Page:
By Rob LeDonne
It’s the middle of a Sunday afternoon, and Deer Tick guitarist Ian O’Neil is somewhere between Calgary (Alberta), British Columbia and the Rocky Mountains. “We just left an Indian Reservation,” he explains. “Tonight we’re staying in Kamloops, British Columbia. It should be fun.”
Luckily for O’Neil and his bandmates, there’s plenty of fun ahead as they’re currently in the midst of a national tour which will bring them to Solana Beach’s Belly Up Tavern on Oct. 27 for a gig in support of their most recent album “Negativity,” which was released in September.
“Last night we played in Calgary, and even though we’ve never been here before it was a packed, sold out great show. Every time we find a new place that enjoys our band it becomes our new favorite spot,” explained O’Neil who’s hoping for the same energy at the Belly Up.
It’ll be the band’s first time performing in North County after typically playing in San Diego’s downtown, and is just one of the many changes the band is going through since first breaking out of its hometown of Providence, Rhode Island and into the iPods of an eclectic and rabid worldwide fanbase.
“I grew up in Western Massachusetts, and knew some of the guys who are in the band. We had the same musical tastes,” explained O’Neil on how he joined Deer Tick in 2009, a group which has its roots as the solo project of current frontman John McCauley. Their songs can best be described as a cross between alternative country, indie rock, and even a little folk, and their previous four albums perfectly encapsulates that mixture. From the get-go of their new offering “Negativity,” however, the band wanted to do things a little differently.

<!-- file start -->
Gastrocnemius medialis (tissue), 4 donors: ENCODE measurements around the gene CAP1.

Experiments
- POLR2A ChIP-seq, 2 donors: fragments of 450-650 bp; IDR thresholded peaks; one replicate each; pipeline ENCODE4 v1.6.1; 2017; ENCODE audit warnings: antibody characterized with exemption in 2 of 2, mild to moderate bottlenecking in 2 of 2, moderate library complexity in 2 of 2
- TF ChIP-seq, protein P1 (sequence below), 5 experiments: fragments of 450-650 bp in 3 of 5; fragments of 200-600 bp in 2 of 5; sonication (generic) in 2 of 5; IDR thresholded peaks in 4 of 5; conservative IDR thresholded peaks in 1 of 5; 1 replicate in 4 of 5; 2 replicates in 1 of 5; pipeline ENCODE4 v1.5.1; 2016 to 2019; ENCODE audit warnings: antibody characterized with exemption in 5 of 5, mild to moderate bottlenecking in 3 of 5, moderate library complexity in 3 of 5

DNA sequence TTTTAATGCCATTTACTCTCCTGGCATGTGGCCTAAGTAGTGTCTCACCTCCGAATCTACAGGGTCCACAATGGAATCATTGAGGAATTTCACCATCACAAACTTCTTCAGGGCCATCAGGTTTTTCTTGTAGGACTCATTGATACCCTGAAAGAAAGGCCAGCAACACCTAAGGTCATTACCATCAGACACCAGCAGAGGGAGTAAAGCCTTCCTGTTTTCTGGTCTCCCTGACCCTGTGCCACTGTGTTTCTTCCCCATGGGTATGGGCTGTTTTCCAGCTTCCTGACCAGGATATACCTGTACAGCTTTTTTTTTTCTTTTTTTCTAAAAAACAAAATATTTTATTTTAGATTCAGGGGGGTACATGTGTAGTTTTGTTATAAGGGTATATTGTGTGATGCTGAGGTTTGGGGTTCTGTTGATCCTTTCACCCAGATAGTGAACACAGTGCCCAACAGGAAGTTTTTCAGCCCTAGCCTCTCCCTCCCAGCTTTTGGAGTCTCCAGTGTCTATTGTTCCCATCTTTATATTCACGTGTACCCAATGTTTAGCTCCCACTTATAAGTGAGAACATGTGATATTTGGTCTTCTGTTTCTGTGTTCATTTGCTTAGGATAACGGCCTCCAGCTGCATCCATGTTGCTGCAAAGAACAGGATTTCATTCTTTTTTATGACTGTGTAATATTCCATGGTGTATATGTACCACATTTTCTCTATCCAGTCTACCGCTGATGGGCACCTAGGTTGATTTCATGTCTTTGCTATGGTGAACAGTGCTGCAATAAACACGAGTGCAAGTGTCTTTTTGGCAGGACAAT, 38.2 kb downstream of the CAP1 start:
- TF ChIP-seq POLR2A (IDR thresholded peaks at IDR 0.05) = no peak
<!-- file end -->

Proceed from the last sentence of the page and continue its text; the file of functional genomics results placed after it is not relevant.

“The big thing that changed was our approach to making it,” notes O’Neil. “We recorded it in Portland, Ore., which is outside our comfort zone. We had a different producer and wanted to try a different way of laying down these tracks, and I think that’s what affected how the album came out. I don’t think it’s radical changes, it’s more honed in and focused.”
Perhaps the reason for Deer Tick’s departure from its usual norms had to do with a variety of strife the band and frontman McCauley faced leading up to making the record. He broke up with his fiance, delved deep into the world of drugs, and his father, who was the deputy speaker of the Rhode Island House of Representatives, was convicted of tax fraud and is currently serving a 27-month prison sentence. The album, in the band’s eyes, tells a story of healing and redemption.
“There’s a song on the album called ‘Mr. Sicks’ which is a good representation of solid songwriting and performance, and is something different,” explained O’Neil about the track that alludes to John’s father’s woes. “It’s got some weirder instrumentation, like with saxophones, which is a new thing for us.”
Overall, music critics and Deer Tick’s fan-base are embracing their new direction. “People are reacting really positively,” explained O’Neil. “At our live shows, we can get away with playing quite a bit of new music. We end up playing almost two hours every night, and you have to trust your audience to be smart and interested in the new stuff.”
Deer Tick performs at the Belly Up Tavern on Sunday, Oct. 27. Doors open at 8 p.m., the show is at 9 p.m. Deer Tick’s album “Negativity” is available now. Visit www.bellyup.com; www.deertickmusic.com.